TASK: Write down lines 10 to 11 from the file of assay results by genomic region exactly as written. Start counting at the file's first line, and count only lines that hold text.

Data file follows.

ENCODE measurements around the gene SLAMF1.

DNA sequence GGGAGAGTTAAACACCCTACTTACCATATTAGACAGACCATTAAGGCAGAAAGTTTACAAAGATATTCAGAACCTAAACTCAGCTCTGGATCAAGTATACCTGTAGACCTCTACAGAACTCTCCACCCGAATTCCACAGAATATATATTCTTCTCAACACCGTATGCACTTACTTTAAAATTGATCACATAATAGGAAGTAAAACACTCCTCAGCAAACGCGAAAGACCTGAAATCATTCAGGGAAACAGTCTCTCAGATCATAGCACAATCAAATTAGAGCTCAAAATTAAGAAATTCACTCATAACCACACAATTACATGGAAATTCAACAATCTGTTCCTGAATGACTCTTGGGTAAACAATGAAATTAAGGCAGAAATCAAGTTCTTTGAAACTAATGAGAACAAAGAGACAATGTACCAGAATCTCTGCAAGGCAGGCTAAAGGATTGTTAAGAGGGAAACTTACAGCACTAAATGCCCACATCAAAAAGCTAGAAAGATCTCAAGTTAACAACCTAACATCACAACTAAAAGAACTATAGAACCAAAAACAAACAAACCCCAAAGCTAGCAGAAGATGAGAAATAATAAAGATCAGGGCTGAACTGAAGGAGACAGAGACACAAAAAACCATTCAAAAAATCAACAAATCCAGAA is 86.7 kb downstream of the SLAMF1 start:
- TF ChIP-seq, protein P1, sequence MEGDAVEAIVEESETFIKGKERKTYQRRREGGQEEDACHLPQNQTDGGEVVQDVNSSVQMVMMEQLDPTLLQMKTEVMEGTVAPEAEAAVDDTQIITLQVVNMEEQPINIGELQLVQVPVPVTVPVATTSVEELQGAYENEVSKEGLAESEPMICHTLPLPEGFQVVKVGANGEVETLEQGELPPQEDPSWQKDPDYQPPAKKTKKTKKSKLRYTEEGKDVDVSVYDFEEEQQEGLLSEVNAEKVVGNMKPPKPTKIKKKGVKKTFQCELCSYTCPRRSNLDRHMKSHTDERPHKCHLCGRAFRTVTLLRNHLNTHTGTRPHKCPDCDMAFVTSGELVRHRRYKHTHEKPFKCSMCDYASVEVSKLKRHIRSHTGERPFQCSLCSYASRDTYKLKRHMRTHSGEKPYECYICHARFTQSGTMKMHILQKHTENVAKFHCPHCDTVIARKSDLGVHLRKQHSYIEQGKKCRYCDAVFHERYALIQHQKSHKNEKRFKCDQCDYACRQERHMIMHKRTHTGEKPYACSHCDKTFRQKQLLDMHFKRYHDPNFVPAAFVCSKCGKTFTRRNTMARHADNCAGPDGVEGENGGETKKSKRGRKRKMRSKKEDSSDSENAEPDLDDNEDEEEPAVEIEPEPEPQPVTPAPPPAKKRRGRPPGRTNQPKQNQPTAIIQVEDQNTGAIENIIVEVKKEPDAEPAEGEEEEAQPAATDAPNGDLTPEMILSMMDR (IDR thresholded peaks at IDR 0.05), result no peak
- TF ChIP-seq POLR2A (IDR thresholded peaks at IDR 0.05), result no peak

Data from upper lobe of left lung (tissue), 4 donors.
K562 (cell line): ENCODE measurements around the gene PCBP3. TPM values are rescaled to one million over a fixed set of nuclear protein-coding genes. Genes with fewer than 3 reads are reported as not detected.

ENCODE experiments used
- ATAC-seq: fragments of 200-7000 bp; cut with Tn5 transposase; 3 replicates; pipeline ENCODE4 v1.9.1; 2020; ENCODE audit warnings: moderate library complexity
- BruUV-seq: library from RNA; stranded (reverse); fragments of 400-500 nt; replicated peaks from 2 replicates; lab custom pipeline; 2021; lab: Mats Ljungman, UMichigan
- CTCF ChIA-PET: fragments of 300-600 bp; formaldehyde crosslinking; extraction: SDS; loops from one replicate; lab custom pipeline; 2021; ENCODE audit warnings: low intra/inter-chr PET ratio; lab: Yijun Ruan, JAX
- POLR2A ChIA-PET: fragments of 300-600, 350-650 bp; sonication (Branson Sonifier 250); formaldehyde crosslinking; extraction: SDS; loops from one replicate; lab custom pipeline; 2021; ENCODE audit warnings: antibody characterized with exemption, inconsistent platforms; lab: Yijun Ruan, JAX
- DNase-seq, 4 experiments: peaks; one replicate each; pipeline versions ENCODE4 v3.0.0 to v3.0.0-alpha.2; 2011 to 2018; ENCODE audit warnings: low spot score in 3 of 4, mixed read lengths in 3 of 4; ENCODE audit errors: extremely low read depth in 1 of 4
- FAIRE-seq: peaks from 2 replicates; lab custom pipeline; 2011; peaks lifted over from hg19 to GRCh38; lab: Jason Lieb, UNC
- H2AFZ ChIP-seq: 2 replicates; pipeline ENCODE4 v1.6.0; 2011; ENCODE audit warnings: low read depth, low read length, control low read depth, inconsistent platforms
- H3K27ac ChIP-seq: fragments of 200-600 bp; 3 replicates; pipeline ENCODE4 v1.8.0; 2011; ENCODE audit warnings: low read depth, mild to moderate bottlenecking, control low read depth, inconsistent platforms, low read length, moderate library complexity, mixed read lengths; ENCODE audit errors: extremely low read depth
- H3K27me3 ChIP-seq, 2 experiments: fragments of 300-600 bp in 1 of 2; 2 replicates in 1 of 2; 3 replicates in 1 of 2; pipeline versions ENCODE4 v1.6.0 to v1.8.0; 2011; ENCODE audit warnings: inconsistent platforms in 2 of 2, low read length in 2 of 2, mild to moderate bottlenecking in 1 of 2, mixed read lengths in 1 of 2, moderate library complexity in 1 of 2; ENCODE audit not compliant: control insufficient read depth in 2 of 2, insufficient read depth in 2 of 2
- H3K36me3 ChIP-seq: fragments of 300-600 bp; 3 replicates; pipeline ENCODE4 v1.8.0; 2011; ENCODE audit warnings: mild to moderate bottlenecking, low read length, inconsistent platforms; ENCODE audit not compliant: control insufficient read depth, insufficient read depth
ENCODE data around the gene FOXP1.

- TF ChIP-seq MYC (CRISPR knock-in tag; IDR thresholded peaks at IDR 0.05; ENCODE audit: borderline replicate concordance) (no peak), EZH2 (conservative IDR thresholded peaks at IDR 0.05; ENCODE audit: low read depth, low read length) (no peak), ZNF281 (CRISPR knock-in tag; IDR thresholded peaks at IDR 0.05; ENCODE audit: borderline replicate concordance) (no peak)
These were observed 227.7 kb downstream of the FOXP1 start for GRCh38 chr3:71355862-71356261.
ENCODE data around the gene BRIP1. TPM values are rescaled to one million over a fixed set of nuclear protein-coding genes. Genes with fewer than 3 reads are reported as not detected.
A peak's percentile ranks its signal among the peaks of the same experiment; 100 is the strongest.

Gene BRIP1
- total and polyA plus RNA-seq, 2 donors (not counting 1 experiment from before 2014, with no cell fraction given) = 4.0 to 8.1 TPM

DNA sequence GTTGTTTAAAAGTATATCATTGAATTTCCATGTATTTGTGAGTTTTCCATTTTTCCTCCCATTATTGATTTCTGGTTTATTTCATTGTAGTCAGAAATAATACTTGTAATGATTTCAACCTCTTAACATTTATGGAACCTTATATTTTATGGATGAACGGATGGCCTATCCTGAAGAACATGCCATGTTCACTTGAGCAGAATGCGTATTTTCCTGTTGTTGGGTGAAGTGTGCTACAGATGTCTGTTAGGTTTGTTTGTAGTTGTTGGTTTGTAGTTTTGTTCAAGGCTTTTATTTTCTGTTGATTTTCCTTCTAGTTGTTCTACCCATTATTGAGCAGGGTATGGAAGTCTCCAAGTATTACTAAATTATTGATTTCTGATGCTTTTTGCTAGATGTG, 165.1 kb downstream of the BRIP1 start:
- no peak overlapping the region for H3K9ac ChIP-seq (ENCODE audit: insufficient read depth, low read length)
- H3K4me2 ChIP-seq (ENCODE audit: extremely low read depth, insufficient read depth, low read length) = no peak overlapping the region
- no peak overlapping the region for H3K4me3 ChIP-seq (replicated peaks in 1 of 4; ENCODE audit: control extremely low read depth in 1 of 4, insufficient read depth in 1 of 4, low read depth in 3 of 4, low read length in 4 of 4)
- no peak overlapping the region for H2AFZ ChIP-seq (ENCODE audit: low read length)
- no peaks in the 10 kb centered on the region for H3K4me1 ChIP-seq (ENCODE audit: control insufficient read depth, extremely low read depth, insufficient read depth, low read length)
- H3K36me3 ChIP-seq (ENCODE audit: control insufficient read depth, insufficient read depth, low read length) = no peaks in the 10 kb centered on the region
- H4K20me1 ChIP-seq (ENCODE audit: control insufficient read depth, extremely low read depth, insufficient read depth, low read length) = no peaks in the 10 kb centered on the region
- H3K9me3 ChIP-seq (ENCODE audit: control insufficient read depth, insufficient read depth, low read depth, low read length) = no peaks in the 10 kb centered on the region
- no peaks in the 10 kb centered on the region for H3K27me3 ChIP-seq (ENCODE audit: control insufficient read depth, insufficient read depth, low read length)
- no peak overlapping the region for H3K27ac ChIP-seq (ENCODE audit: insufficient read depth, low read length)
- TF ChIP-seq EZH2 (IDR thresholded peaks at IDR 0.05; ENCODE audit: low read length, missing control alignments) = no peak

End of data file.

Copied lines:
- CTCF ChIA-PET: fragments of 300-600 bp; formaldehyde crosslinking; extraction: SDS; loops from one replicate; lab custom pipeline; 2021; ENCODE audit warnings: low intra/inter-chr PET ratio; lab: Yijun Ruan, JAX
- POLR2A ChIA-PET: fragments of 300-600, 350-650 bp; sonication (Branson Sonifier 250); formaldehyde crosslinking; extraction: SDS; loops from one replicate; lab custom pipeline; 2021; ENCODE audit warnings: antibody characterized with exemption, inconsistent platforms; lab: Yijun Ruan, JAX